Seder in The Time of Corona

A Catholic family quarantined in Baltimore with a Jewish “plus one” celebrates Passover amid the pandemic.

  • Serves

    makes 12 crackers

  • Cook

    1 hour


By Catherine Tillman Whalen

Published on April 7, 2020

One month ago, when Tulane University wisely shut its doors to prevent the spread of Covid 19, my son Jack came home to Baltimore with his Manhattan-born-and-raised girlfriend, Ava, in tow. The idea was that she’d stay with us just until the coast cleared at home. Now that New York and New Orleans are both outbreak hot spots, that decision seems like a lifetime ago.

The first week of her stay, we kept the house clean. Jack took her dishes to the sink well before she could. The atmosphere was one of polite reserve. For Ava’s part, I never saw a stray item of hers left amongst my son’s laundry/shoes/books and the similar detritus from his 16-year-old brother and 12-year-old sister. I knew she missed her family, and I knew she was worried about them. I could tell she still felt more like a guest than truly “in the mix,” as my husband and I say about the kids’ friends who spend lots of time at our house.

Get the recipe for Homemade Matzo

So when Ava mentioned that she’d like to host a Seder supper for us as a way to say thank you, we were all enthusiastically on board. My great grandparents were Jewish and, although that’s where it ended in our family, I was familiar with the traditions of Seder. For my three kids, however, this would be a brand-new experience.

I began to text Ava links to all of my favorite recipes on that we might consider. Matzo ball soup? I’d always wanted to learn to make a proper version. While we’re at it, why not make the matzo from scratch? I was certainly embracing baking these days. And what was this brei, a matzo-and-scrambled-egg comfort food? Never tried it, but sounded right for these times. Brisket made with just three ingredients? Yes! And to really keep things easy, we could skip step one in this kugel recipe for a simple potato version. Bitter herbs? Would an arugula salad, minus the Parmesan, work for that? Here was a horseradish mayo we could serve with roasted root vegetables.

And that is when I learned that Ava could not cook. She’d been planning to have all the food sent from her favorite places in New York. Of course a Manhattan upbringing would mean the world at your door with a phone call, so why would you need to cook anything? (My own years there had involved a string of beloved restaurants, and a very under-utilized galley kitchen.) This also explained her gracious and somewhat stunned appreciation when we made homemade pasta a few days into her stay.

We would celebrate Passover (new to us), and we would cook everything from scratch (new to her). We settled on a menu, got up early to snag a curbside pickup time at the grocery store, and began planning.

Though we haven’t sat down to the actual meal yet, we turned the matzo-making into a team-building exercise, taking turns rolling one out then pricking it with a fork to prevent it from bubbling up in the oven. Homemade matzo is a snap—a simple combination of flour and water that cooks into a wonky-but-tasty cracker nothing like the store-bought version. We set aside a few of the pieces to be coated in caramel, dark chocolate, and flaky sea salt, a dessert Ava knew as matzo brittle.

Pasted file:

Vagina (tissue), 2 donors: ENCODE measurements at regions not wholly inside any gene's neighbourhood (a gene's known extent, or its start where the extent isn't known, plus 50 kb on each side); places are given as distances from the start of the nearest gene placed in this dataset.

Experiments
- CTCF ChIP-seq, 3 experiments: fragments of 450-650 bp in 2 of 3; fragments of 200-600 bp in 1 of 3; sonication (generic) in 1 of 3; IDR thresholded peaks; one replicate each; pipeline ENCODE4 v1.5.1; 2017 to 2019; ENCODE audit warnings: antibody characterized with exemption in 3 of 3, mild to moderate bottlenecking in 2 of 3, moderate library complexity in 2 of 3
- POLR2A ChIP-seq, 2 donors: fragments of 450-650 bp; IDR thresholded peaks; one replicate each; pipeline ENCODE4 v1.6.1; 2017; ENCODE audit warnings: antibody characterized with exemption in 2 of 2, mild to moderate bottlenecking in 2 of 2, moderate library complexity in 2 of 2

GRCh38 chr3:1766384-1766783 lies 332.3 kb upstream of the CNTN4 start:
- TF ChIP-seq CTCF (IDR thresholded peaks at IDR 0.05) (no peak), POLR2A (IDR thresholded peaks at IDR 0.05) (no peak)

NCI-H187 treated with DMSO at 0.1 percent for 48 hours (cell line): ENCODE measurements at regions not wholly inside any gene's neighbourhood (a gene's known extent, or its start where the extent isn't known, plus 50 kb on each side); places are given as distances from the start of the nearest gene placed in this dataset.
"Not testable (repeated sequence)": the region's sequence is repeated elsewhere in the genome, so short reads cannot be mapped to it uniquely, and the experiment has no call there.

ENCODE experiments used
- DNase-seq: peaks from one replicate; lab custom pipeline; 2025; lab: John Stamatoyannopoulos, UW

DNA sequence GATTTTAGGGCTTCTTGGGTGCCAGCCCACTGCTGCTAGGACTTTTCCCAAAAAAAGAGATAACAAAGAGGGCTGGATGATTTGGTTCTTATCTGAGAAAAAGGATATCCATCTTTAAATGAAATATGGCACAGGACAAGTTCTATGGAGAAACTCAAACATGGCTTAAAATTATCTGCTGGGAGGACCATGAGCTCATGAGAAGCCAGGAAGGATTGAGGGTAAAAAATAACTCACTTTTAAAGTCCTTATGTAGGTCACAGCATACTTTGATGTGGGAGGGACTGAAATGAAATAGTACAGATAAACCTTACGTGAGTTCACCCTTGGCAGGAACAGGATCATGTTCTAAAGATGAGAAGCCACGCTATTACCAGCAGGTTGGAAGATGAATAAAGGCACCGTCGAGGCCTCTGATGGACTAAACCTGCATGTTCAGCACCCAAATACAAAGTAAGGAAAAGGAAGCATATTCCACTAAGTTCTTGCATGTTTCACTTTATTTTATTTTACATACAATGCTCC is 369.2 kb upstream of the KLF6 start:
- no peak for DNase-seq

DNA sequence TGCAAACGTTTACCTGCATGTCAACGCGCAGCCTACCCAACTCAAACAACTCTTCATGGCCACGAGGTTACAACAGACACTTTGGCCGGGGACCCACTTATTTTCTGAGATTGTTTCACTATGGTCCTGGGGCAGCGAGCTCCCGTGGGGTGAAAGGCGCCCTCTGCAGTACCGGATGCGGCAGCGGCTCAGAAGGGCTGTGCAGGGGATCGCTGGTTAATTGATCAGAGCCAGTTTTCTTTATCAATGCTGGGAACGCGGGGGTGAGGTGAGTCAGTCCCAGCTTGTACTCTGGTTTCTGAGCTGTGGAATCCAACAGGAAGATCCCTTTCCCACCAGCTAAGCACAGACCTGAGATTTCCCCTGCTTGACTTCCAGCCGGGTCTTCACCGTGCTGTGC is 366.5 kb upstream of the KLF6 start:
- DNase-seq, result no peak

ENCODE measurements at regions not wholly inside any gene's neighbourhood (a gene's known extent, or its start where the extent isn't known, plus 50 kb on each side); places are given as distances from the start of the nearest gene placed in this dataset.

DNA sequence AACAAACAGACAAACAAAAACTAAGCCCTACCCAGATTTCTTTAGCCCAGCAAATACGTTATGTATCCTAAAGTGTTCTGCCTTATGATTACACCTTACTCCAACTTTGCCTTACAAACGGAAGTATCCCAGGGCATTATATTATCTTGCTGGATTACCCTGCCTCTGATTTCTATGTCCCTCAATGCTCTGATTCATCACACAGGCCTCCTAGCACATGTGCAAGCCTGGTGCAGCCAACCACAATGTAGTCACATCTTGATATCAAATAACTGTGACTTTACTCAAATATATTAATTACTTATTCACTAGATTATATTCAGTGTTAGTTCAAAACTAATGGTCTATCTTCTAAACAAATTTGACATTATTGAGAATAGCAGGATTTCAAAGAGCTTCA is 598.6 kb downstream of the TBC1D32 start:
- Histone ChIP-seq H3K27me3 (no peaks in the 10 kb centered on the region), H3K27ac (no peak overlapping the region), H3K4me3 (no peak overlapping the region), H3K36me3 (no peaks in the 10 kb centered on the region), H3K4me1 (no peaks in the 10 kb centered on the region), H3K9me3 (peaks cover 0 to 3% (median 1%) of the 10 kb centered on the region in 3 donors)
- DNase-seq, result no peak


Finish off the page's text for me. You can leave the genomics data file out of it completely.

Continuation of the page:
In an attempt to impart the ways of the kitchen before she heads home, I occasionally go all Julia Child on her, as in “French toast is just eggs and milk—easy!” She plans to teach us the story behind the Seder supper, so she did have something sent from New York: Ten costume masks representing the ten plagues on Egypt. (Frogs! Locusts! Lice! Not Covid!) In other news, I am happy to report that just yesterday, I tripped over a pair of Ava’s shoes that were strewn with all the others in the mud room.


  • 2¼ cups (11¼ oz.) all-purpose flour, plus more for kneading and rolling
  • ½ tsp. kosher salt
  • 1 Tbsp. extra-virgin olive oil, plus more for brushing
  • Flaky sea salt, for garnish (optional)


Step 1

Preheat the oven (with one of its racks positioned in the center) to 500°F for at least 45 minutes before you plan to bake the matzo. Line 2 large baking sheets with parchment paper and set them aside.

Step 2

Meanwhile, in a large bowl, mix together the flour and kosher salt. Make a well in the center and add ¾ cup cold water and the olive oil. Using a wooden spoon, mix until the dough comes together, adding up to an additional ¼ cup of water, one teaspoon at a time, if needed. Lightly flour a clean work surface, turn the dough out onto it and knead until it comes together in a mostly-smooth ball, about 5 minutes. Divide the dough in half, then cut each half into 6 equal pieces (about 1½ ounces each). Place the 12 pieces on a piece of parchment paper, cover with plastic wrap, and set aside to rest at room temperature for 20 minutes.

Step 3

Lightly flour your work surface again, then use a rolling pin to sheet one of the pieces of dough out to a 6- by 4-inch rectangle. Transfer the sheet of dough to one of the parchment-lined baking sheets, then prick it all over with a fork. Repeat with the remaining pieces, fitting 4 matzos on each sheet. Transfer one pan of crackers to the oven and bake until just the matzo is beginning to brown in spots on the bottom, 4–6 minutes. Using tongs, flip the crackers and continue baking until just crisp, 2–4 minutes more. Remove from the oven, brush lightly with olive oil, and sprinkle with flaky sea salt if desired. Continue baking the rest of the dough, one pan at a time, in this manner until all of the matzo is cooked. Serve warm or at room temperature. Cooled matzo crackers will keep in an airtight container for up to one week.

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